by Susan Dykes
Every once-in-awhile a collection comes our way that, at first, looks to be unassuming but upon further investigation turns into quite an interesting story. Last fall, the UWM Archives shared with AGSL, a small collection of photographs taken by the late Dr. Harriet H. Werley (b. 1914 – d. 2002), Distinguished Professor in the UWM College of Nursing. The photographs were included in the Harriet H. Werley Papers, a collection that “documents Harriet H. Werley’s long and distinguished nursing career…” Werley took these photographs while she was serving in the United States Army Nurse Corps (ANC), between 1941 and 1944, in the Mediterranean theater during World War II.
Among the 210 photographs, Werley captured the landscape and places of interest in Algeria, France, Italy and Morocco. Although she was in active service, her photos were primarily taken from a tourist’s perspective. She appears in only one image, at the Pitti Palace in Florence, wearing her Army nurse’s uniform and a delightful smile on her face.
Others show a military parade moving through the streets of Oran, Algeria; the Sultan’s Palace in Casablanca, Morocco; ruins of the Great Mosque of Mansoura, Algeria; the Port of Oran and Fort Santa Cruz, Algeria; military nurses touring the gardens at Versailles, France; the waterfront at Cannes, France; an American military Fourth of July fair in Livorno, Italy; an American Military horse race in Pisa, Italy; and many other historic, tourist spots.
However, even Werley’s tourist eye couldn’t escape the harsh reality of the war. In one photo she captures a cross at the grave of a German soldier buried in Italy. In others she shows how life continued on as people made their way around bombed out buildings in Florence and Livorno, and the bombed out remnants of buildings and abandoned military bunkers in Cannes.
As a whole, the collection provides a sense of Werley’s experience, as an American nurse serving in a foreign land, documenting her travels and touching upon the overarching reason she was there.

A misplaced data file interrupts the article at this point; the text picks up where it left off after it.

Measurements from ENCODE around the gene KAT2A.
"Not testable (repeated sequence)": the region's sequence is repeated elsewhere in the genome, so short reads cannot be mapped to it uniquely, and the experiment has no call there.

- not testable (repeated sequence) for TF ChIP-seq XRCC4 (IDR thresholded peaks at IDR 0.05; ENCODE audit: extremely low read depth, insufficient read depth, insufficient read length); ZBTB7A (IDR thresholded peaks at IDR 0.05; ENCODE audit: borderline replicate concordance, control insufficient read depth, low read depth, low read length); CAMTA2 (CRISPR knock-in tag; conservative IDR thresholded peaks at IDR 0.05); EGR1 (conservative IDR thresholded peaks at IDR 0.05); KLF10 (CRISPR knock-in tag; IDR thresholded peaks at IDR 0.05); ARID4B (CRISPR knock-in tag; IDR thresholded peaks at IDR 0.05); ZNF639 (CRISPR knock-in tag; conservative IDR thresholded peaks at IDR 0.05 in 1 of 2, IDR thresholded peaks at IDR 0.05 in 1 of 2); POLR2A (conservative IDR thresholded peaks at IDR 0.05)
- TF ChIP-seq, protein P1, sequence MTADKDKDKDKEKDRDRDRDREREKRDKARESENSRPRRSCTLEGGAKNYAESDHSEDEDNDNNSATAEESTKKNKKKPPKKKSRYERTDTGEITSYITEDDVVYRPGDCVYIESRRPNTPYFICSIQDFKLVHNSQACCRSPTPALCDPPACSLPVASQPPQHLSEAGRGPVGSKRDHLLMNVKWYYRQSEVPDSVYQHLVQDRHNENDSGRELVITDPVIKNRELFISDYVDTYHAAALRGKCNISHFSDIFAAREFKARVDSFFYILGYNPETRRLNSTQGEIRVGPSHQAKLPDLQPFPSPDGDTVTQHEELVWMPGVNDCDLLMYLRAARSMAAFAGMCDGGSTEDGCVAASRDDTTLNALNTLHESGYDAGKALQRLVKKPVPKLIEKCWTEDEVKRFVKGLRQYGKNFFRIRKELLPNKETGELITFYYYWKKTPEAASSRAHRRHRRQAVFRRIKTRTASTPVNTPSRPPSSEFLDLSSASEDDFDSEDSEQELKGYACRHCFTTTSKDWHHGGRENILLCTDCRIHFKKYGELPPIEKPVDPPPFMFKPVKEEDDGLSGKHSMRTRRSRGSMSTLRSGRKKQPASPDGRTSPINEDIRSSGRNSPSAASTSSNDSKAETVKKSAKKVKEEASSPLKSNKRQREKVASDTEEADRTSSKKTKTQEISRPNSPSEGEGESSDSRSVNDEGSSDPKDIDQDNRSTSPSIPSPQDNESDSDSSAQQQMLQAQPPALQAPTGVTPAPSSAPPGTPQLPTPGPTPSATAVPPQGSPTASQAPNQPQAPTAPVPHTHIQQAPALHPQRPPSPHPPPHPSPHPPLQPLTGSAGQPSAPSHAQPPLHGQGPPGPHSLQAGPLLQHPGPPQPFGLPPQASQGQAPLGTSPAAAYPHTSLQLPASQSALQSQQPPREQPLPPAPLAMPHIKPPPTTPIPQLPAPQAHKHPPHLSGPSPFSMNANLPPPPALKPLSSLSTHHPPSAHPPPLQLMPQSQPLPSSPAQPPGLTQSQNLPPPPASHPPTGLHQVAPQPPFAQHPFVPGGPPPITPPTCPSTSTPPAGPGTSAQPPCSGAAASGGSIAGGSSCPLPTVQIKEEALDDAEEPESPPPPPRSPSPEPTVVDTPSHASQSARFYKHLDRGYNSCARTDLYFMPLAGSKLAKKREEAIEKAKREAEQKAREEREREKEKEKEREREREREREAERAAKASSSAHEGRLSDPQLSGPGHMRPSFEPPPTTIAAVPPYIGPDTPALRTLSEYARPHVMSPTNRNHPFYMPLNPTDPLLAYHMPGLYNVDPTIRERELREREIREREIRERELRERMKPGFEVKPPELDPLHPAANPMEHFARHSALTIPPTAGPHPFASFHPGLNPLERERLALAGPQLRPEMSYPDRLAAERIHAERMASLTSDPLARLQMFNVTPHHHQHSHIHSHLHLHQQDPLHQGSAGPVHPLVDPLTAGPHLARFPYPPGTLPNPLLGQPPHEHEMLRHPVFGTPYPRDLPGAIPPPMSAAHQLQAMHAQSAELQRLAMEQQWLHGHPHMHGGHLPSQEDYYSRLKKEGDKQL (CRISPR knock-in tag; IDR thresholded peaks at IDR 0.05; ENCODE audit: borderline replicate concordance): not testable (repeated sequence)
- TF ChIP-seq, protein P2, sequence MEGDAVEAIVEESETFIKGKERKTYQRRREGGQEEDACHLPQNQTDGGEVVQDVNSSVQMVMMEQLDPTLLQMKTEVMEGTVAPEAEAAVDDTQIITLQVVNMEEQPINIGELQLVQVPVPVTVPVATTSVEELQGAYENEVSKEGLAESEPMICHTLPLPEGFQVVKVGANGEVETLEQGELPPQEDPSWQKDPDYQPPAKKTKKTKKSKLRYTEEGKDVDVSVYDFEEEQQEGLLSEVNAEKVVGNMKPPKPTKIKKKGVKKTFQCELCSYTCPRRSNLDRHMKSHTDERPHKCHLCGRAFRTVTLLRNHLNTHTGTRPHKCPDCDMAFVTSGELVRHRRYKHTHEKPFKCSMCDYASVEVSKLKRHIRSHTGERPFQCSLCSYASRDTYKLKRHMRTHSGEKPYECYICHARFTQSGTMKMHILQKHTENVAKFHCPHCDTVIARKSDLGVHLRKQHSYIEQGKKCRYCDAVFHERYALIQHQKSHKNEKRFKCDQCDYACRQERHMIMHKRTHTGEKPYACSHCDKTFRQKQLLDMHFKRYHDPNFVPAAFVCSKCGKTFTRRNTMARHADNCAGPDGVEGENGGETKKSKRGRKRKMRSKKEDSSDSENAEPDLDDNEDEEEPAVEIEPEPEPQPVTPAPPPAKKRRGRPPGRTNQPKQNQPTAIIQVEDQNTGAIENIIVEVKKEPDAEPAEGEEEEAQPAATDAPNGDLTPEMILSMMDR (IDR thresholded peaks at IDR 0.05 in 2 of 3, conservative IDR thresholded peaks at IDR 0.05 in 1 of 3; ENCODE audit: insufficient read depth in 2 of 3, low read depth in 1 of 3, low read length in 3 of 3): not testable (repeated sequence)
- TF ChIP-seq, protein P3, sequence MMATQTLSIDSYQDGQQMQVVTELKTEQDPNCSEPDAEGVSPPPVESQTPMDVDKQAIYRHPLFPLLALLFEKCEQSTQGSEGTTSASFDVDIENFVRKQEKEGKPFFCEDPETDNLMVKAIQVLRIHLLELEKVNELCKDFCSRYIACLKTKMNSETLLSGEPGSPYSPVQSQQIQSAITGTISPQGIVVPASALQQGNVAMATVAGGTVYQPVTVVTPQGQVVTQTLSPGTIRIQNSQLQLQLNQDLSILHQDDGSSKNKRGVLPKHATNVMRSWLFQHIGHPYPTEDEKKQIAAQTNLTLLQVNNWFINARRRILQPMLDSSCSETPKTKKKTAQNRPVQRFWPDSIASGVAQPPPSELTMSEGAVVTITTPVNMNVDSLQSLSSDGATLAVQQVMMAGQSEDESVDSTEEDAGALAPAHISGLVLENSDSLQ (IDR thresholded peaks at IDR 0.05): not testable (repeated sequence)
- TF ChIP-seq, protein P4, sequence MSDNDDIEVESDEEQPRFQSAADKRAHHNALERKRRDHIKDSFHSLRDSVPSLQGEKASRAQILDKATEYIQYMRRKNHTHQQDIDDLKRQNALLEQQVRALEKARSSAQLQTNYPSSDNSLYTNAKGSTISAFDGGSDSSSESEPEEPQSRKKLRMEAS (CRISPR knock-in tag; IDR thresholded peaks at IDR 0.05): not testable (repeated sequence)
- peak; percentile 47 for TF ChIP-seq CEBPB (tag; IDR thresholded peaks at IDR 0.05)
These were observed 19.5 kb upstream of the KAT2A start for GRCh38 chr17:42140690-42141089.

What I find most fascinating about Harriet Werley, is her photographs not only serve to document World War II, they also represent a precursor to what will turn out to be Werley’s extraordinary career in nursing research and health care informatics. After the war, Werley worked in the Office of the Surgeon General, was assigned to the Department of Atomic Casualties Studies at the Walter Reed Army Institute of Research, and then she was appointed Chief of the Department of Nursing. She became Chief Nurse for the U.S. 8th Army Headquarters in Korea in 1962 and retired, as Lieutenant Colonel, from the Army Nurse Corps in 1964.
According to the U.S. Army Medical Department, it was at Walter Reed that she became “dismayed” at the lack of research positions and the realization that nurses were not more involved in studies. As a result she decided to concentrate her career on nursing research. After obtaining her Ph.D. in 1969, she promoted nursing research development through faculty and administrative positions at a variety of universities, including the University of Wisconsin – Milwaukee, became founding editor of Research in Nursing and Health and the Annual Review of Nursing Research, and was instrumental in the development of a Nursing Minimum Data Set (NDMS). As described in the Journal of the American Medical Informatics Association, Werley “…became the first nurse informatician even before the field had been named.” While at the University of Wisconsin – Milwaukee, she participated in IBM sponsored conferences to “identify data processing needs in health care and the potential for computer applications.”